For the first time in 70 years the FDA is reforming their food safety laws. During the next 12 months, 7 new food safety laws, that have been under way for the last 4 years, will be published. The Food Safety Modernization Act (FSMA) that was signed into law by President Obama on Jan. 4th 2011 enables FDA to better protect public health by strengthening the food safety system. It gives FDA new tools and authorities to control, both the domestic food production and the import of food to the US. The rules are not yet published in the federal register, but for most of the laws, the contents are already known.
The main focus of the FSMA is the shift from a response-based approach to at preventative approach towards contamination. For the first time, FDA will have a legislative mandate to require comprehensive, science-based preventive controls across the food supply.
Foodborne illnesses are a significant public health burden, and it is expected that the new safety laws will be able to prevent a large part of the many yearly outbreaks.
In respect to imports, there are 5 key areas of change:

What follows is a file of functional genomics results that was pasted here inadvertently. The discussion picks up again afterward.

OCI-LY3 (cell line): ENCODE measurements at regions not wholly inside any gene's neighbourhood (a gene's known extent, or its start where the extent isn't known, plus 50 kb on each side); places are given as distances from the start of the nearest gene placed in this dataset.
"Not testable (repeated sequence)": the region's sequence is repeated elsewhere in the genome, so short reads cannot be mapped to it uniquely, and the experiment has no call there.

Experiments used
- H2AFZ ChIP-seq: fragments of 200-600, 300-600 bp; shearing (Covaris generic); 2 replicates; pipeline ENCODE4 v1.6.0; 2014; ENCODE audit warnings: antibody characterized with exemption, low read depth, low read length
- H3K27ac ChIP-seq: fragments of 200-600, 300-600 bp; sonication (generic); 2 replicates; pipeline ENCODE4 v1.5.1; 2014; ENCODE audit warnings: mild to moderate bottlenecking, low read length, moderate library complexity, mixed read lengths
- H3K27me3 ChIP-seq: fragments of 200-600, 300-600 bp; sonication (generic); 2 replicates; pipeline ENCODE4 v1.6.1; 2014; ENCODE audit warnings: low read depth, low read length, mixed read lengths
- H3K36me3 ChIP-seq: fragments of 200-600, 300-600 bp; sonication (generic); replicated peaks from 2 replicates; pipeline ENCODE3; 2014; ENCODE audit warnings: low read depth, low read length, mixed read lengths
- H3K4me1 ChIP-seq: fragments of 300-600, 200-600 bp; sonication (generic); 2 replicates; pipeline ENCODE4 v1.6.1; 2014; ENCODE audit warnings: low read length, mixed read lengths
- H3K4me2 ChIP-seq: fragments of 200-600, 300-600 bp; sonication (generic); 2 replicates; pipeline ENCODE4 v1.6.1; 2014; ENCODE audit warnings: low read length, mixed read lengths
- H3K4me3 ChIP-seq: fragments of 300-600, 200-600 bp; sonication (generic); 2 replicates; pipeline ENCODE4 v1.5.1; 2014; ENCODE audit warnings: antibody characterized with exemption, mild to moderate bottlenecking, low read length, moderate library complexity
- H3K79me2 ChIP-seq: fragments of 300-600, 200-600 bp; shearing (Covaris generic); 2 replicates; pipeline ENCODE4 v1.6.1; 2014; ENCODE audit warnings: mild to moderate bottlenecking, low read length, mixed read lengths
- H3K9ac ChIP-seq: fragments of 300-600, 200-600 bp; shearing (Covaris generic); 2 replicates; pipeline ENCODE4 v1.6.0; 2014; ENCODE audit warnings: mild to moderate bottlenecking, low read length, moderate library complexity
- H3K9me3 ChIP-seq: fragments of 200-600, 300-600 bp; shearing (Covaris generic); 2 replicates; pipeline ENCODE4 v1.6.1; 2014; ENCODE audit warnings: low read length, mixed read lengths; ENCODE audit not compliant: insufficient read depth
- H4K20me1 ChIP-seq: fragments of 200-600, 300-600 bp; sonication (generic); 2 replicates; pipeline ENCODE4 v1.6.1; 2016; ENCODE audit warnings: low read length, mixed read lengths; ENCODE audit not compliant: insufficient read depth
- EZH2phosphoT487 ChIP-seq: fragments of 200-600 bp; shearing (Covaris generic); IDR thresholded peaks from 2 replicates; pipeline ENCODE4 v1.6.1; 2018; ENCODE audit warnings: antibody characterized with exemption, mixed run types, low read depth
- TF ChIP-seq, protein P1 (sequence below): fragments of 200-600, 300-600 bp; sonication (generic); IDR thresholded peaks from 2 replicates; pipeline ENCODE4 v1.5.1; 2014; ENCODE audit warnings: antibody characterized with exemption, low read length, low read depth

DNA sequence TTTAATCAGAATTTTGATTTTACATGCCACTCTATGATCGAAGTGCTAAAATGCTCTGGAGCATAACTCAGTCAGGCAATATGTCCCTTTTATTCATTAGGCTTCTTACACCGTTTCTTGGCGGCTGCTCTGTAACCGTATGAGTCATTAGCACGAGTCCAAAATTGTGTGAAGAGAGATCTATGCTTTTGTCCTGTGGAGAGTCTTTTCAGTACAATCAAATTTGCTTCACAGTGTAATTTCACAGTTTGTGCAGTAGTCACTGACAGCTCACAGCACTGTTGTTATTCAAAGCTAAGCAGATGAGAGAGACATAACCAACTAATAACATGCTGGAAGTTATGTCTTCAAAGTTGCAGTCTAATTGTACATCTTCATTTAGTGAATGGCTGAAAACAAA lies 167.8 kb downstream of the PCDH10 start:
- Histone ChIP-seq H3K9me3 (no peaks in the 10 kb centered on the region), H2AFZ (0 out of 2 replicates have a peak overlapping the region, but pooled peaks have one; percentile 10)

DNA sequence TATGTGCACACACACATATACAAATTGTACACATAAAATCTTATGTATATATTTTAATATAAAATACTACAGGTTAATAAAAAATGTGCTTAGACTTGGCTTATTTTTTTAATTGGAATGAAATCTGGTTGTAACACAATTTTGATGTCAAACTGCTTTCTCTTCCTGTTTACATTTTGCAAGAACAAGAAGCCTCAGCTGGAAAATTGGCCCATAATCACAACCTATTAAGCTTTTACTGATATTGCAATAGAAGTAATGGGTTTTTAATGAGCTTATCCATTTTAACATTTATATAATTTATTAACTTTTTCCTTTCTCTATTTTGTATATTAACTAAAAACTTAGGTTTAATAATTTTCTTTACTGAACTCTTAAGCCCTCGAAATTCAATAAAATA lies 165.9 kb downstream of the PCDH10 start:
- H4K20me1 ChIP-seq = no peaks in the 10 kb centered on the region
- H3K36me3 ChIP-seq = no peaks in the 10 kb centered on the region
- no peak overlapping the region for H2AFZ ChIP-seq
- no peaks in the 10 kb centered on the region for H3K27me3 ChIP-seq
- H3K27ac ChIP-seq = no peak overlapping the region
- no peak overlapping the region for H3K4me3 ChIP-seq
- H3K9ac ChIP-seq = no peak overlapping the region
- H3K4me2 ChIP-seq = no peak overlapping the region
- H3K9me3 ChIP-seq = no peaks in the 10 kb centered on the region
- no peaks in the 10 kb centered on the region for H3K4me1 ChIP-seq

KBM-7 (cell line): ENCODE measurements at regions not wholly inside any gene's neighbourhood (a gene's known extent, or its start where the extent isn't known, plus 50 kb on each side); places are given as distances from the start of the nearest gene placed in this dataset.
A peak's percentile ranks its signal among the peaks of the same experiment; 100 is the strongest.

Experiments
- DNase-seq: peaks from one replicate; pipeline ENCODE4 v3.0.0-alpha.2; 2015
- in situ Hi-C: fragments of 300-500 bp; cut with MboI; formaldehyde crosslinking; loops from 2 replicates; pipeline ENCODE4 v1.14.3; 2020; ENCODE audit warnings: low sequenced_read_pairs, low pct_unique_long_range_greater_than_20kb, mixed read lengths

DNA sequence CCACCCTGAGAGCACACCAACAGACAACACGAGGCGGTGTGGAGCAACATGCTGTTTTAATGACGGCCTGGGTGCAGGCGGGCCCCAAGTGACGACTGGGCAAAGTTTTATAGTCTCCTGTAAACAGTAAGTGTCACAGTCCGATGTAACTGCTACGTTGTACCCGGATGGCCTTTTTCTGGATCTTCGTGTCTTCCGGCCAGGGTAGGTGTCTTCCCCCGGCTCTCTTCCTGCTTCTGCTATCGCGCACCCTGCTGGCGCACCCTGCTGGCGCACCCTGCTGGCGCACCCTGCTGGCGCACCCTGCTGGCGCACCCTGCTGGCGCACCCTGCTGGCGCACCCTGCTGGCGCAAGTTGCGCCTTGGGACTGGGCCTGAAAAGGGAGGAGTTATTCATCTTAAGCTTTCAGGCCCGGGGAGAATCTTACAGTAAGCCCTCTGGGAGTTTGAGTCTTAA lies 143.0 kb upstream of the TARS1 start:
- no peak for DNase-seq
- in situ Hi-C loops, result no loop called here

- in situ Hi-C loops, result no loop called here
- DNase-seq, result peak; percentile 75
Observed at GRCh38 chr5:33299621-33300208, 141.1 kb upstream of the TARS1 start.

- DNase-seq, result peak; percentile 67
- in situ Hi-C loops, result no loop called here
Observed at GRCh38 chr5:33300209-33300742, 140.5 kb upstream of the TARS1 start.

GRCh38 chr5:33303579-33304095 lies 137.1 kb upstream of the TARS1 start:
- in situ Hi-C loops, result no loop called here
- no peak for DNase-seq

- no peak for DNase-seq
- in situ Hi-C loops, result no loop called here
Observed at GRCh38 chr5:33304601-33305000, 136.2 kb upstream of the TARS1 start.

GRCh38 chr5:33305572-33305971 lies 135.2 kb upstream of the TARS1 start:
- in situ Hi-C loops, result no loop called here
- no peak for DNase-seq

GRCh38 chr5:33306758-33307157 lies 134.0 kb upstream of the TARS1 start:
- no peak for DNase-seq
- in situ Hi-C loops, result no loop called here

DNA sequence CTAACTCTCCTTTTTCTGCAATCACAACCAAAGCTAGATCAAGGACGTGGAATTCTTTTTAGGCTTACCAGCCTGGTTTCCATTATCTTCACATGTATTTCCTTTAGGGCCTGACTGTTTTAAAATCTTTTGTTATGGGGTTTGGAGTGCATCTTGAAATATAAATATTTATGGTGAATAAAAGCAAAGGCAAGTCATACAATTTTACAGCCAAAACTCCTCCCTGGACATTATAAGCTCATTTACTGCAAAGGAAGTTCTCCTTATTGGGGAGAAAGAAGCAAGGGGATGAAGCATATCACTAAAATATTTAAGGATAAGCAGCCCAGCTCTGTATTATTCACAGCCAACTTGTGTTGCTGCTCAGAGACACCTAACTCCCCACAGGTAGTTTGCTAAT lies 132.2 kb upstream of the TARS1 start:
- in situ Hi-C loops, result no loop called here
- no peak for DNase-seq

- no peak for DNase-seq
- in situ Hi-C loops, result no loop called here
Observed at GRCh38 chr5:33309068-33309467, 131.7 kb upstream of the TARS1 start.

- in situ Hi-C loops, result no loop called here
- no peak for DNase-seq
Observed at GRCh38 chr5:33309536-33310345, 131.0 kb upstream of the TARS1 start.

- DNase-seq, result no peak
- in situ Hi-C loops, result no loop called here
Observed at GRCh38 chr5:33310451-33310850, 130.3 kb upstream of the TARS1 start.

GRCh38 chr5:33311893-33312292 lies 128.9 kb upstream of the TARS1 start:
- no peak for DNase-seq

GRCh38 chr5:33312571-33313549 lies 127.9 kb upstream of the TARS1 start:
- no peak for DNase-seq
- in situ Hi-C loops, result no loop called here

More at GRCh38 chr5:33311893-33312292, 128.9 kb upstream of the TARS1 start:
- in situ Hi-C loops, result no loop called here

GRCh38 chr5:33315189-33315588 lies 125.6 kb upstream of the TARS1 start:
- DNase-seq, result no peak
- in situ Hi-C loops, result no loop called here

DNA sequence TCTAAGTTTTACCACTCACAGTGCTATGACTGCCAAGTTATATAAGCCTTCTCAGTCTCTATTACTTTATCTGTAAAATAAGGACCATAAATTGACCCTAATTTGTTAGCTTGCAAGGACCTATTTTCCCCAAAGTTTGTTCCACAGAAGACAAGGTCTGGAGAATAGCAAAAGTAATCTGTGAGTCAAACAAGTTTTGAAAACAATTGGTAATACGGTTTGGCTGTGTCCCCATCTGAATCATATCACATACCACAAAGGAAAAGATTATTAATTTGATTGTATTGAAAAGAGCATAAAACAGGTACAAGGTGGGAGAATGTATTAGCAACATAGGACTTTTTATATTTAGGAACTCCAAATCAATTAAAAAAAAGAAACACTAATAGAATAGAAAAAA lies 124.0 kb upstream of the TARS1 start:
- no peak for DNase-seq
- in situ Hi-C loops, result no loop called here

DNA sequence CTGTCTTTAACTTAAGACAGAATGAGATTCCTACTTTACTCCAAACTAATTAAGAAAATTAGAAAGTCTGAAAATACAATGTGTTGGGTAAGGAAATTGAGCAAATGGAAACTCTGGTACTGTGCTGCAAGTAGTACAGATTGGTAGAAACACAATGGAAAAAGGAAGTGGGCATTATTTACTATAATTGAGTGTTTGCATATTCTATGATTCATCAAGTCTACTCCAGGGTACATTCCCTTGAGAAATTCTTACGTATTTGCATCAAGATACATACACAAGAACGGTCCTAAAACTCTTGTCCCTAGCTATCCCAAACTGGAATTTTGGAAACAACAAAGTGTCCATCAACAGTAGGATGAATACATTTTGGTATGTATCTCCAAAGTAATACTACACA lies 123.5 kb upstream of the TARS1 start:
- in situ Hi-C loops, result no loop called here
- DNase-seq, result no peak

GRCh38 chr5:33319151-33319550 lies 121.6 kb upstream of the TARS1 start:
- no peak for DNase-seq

- Importer accountability: For the first time, importers have an explicit responsibility to verify that their foreign suppliers have adequate preventive controls in place to ensure that the food they produce is safe. (Final regulation and guidance due 1 year following enactment)
- Third Party Certification: The FSMA establishes a program through which qualified third parties can certify that foreign food facilities comply with U.S. food safety standards. This certification may be used to facilitate the entry of imports. (Establishment of a system for FDA to recognize accreditation bodies is due 2 years after enactment)
- Certification for high risk foods: FDA has the authority to require that high-risk imported foods be accompanied by a credible third party certification or other assurance of compliance as a condition of entry into the U.S.
- Voluntary qualified importer program: FDA must establish a voluntary program for importers that provides for expedited review and entry of foods from participating importers. Eligibility is limited to, among other things, importers offering food from certified facilities. (Implementation due 18 months after enactment)
- Authority to deny entry: FDA can refuse entry into the U.S. of food from a foreign facility if FDA is denied access by the facility or the country in which the facility is located.
As the embassy is closely following the development of the FSMA, more information about the laws will be posted as soon as they are published. If you have any questions or inquiries, you are welcome to contact Counselor of Food and Agriculture, Anna de Klauman at email@example.com.